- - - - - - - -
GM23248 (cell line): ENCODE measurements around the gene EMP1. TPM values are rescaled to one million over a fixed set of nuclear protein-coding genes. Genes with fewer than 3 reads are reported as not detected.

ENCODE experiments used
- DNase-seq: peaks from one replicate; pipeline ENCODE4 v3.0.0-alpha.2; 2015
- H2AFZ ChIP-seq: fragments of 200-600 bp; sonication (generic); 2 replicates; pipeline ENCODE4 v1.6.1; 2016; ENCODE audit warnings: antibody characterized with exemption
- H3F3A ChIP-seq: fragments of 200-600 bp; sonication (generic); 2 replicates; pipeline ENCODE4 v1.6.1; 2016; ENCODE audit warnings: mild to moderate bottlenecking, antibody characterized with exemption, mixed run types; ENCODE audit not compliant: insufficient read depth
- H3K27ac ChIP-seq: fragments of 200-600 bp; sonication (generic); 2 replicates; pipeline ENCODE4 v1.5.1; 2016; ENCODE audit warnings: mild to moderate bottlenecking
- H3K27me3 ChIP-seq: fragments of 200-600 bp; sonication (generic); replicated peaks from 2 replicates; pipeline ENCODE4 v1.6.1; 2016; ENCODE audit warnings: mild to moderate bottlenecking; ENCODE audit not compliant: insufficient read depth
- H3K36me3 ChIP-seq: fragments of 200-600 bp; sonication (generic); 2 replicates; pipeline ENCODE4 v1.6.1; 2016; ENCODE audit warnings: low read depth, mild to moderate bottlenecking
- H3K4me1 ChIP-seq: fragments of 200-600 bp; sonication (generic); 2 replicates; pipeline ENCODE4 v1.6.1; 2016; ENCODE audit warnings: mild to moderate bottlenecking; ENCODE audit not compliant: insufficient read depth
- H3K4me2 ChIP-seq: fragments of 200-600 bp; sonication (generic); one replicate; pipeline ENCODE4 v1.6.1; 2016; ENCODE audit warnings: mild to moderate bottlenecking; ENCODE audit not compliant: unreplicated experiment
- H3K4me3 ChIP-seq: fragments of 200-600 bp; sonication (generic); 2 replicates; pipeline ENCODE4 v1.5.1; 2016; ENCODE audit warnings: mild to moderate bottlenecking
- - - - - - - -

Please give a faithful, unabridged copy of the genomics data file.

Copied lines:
GM23248 (cell line): ENCODE measurements around the gene EMP1. TPM values are rescaled to one million over a fixed set of nuclear protein-coding genes. Genes with fewer than 3 reads are reported as not detected.

ENCODE experiments used
- DNase-seq: peaks from one replicate; pipeline ENCODE4 v3.0.0-alpha.2; 2015
- H2AFZ ChIP-seq: fragments of 200-600 bp; sonication (generic); 2 replicates; pipeline ENCODE4 v1.6.1; 2016; ENCODE audit warnings: antibody characterized with exemption
- H3F3A ChIP-seq: fragments of 200-600 bp; sonication (generic); 2 replicates; pipeline ENCODE4 v1.6.1; 2016; ENCODE audit warnings: mild to moderate bottlenecking, antibody characterized with exemption, mixed run types; ENCODE audit not compliant: insufficient read depth
- H3K27ac ChIP-seq: fragments of 200-600 bp; sonication (generic); 2 replicates; pipeline ENCODE4 v1.5.1; 2016; ENCODE audit warnings: mild to moderate bottlenecking
- H3K27me3 ChIP-seq: fragments of 200-600 bp; sonication (generic); replicated peaks from 2 replicates; pipeline ENCODE4 v1.6.1; 2016; ENCODE audit warnings: mild to moderate bottlenecking; ENCODE audit not compliant: insufficient read depth
- H3K36me3 ChIP-seq: fragments of 200-600 bp; sonication (generic); 2 replicates; pipeline ENCODE4 v1.6.1; 2016; ENCODE audit warnings: low read depth, mild to moderate bottlenecking
- H3K4me1 ChIP-seq: fragments of 200-600 bp; sonication (generic); 2 replicates; pipeline ENCODE4 v1.6.1; 2016; ENCODE audit warnings: mild to moderate bottlenecking; ENCODE audit not compliant: insufficient read depth
- H3K4me2 ChIP-seq: fragments of 200-600 bp; sonication (generic); one replicate; pipeline ENCODE4 v1.6.1; 2016; ENCODE audit warnings: mild to moderate bottlenecking; ENCODE audit not compliant: unreplicated experiment
- H3K4me3 ChIP-seq: fragments of 200-600 bp; sonication (generic); 2 replicates; pipeline ENCODE4 v1.5.1; 2016; ENCODE audit warnings: mild to moderate bottlenecking